Future Cinema

Course Site for Future Cinema 1 (and sometimes Future Cinema 2: Applied Theory) at York University, Canada

Sarah’s Questions from the ARG Readings:

  1. Authors of Storytelling in New Media: the Case of Alternate Reality Games state that “gamer self-reports reveal that they get more exercise” and “score more extroverted” on personality measures. What were the age groups that participated in the report? How were these studies conducted to minimize bias? While I do appreciate their effort in trying to dismantle stereotypes, this article would have gained more credibility had they further explained the findings. (Side note: Not all studies reflect this tendency, but one nationwide survey conducted in Norway saw a correlation between the use of video games and lower scores on life satisfaction.)
  2. Even though the authors argue that the goal of ARG’s “is not to create an alternate reality, but to create a storyline that infiltrates real life,” to me, it seem like a “real-life” version of Second Life, in which you build and invest in another fabricated world (The Jejune Institute makes an excellent case). Perhaps, ARG’s have more layered components of “an interactive drama” and are more goal-oriented, but aren’t they similiar in the nature of creating a world within a world? What are the benefits and problems that come with such ‘dualistic’ or ‘blurred’ meta or meta-meta realities? Is this “fourth place” necessary?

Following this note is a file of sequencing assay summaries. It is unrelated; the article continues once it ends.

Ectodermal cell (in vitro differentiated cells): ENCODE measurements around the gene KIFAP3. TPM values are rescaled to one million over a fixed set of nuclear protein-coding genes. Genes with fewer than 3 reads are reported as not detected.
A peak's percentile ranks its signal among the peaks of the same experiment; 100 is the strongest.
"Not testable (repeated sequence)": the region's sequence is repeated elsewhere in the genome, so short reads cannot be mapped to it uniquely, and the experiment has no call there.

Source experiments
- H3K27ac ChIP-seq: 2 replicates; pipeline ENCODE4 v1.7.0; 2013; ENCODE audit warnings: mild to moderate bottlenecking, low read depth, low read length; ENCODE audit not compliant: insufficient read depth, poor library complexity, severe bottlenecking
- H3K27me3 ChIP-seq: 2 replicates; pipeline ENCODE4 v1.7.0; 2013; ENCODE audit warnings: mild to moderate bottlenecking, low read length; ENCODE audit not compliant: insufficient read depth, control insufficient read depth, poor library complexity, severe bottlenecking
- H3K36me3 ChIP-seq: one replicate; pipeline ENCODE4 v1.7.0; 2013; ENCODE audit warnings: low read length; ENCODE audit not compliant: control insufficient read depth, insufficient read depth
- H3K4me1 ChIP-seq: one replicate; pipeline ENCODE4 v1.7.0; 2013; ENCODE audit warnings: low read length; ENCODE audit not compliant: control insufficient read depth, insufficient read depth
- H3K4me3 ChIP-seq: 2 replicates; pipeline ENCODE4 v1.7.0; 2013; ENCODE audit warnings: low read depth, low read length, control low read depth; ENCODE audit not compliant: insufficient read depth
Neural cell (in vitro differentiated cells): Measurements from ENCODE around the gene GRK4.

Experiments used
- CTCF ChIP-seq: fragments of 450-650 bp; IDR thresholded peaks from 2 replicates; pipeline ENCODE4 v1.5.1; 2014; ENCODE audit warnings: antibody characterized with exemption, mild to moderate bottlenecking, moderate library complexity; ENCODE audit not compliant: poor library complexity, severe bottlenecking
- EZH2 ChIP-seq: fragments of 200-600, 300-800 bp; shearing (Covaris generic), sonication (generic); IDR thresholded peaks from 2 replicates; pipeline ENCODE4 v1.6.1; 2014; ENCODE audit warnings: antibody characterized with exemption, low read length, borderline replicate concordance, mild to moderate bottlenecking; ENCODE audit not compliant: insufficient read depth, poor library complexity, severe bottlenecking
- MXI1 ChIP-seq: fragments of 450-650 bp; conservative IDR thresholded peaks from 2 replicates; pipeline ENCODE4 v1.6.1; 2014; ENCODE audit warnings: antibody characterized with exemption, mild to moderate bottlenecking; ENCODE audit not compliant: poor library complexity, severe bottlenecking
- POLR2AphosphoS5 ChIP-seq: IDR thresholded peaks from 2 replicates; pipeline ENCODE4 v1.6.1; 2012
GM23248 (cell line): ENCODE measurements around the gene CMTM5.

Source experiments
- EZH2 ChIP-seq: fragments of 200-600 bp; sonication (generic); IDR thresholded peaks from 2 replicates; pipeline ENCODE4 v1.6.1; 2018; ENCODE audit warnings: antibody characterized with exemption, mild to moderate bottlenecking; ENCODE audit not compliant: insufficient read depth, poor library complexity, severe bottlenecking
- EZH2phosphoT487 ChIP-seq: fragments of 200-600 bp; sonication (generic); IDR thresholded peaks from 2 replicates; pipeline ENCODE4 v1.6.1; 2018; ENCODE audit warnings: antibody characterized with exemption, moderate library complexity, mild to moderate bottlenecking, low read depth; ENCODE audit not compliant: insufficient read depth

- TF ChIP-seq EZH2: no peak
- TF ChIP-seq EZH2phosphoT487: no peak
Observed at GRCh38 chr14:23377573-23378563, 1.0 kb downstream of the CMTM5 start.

3. ARG is defined in the article as a “participatory and interactive” mode of storytelling in which “players have a key role in creating the fiction.” I do agree with with this to a certain degree, but think that the authors should emphasize the collective nature of these games. While individual players have a role to play, it is the group, the players as a whole, that propel the story forward. With such an army-like mindset that guides the story, there is a lack of autonomy, but a heavy reliance on the identity of the group. Is there a way to diffuse more of each player’s individuality and “independent thought” into ARG’s or is this not really feasible?
  4. To quote Jeff Hull, creator of the Jejune Institute, “You can describe anything as a game…Life itself is a game.” With that in mind, if he thinks of the Jejune Institute as an “experience” (and not a game), then that means it’s a ‘game experience’? How does a game experience differ from other experiences in life which also happens to be part of a game?

Wed, November 21 2018 » Future Cinema